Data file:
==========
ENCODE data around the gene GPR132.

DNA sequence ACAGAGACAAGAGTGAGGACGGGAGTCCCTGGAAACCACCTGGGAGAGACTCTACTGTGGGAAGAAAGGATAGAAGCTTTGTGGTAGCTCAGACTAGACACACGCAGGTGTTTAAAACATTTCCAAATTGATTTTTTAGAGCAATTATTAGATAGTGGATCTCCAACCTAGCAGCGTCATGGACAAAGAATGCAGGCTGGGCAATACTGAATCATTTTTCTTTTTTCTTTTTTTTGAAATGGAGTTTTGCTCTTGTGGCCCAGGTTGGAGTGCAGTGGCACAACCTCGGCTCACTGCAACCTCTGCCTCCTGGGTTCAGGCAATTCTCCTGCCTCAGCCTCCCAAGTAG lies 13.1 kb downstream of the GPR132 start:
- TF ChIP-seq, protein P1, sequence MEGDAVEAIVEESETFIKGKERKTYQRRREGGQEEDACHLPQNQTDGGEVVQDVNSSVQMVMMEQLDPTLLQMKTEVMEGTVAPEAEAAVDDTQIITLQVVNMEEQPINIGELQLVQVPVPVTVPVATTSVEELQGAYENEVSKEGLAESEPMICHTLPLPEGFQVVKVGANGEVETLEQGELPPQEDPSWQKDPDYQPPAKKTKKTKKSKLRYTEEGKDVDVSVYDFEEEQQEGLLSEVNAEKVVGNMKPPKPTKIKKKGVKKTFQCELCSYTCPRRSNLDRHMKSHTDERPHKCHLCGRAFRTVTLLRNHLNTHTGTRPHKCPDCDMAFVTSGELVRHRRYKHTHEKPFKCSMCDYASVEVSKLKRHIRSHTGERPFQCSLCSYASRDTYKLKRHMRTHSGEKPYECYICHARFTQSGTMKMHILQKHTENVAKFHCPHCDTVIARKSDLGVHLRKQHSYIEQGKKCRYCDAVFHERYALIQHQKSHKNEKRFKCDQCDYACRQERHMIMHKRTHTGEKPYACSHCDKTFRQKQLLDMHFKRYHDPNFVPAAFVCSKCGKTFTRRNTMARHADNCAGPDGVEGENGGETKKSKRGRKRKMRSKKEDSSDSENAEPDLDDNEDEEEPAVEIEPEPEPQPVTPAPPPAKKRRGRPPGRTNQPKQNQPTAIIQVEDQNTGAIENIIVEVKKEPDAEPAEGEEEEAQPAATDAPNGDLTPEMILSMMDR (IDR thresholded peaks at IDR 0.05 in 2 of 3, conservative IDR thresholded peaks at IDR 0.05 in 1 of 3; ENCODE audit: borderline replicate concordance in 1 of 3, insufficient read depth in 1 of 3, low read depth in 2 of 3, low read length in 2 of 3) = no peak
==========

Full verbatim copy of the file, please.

ENCODE data around the gene GPR132.

DNA sequence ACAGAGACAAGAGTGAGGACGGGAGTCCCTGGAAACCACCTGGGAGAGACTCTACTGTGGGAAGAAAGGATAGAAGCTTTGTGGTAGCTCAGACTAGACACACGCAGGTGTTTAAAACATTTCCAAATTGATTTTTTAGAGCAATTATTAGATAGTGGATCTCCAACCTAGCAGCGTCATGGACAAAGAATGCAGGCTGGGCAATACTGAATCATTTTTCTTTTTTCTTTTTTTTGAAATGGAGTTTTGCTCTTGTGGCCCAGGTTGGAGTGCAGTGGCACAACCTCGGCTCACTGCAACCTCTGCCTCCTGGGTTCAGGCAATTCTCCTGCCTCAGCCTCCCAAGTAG lies 13.1 kb downstream of the GPR132 start:
- TF ChIP-seq, protein P1, sequence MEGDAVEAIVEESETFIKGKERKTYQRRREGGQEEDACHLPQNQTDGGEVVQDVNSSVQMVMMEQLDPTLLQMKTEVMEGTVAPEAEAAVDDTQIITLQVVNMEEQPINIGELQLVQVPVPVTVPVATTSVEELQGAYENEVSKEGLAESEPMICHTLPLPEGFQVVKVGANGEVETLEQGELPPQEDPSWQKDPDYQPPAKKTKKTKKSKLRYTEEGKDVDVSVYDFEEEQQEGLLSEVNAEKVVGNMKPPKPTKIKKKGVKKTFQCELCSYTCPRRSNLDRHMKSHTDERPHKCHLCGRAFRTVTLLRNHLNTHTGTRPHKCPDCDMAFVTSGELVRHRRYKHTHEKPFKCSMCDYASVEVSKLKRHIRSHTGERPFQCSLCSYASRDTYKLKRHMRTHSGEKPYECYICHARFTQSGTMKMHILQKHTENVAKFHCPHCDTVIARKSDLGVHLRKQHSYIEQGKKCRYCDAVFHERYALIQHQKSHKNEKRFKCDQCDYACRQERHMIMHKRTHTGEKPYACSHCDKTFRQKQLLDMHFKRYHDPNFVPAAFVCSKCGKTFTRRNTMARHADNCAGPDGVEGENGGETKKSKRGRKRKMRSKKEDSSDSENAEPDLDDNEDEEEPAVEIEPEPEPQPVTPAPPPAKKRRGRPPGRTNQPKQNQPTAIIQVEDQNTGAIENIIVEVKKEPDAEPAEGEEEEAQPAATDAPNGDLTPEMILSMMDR (IDR thresholded peaks at IDR 0.05 in 2 of 3, conservative IDR thresholded peaks at IDR 0.05 in 1 of 3; ENCODE audit: borderline replicate concordance in 1 of 3, insufficient read depth in 1 of 3, low read depth in 2 of 3, low read length in 2 of 3) = no peak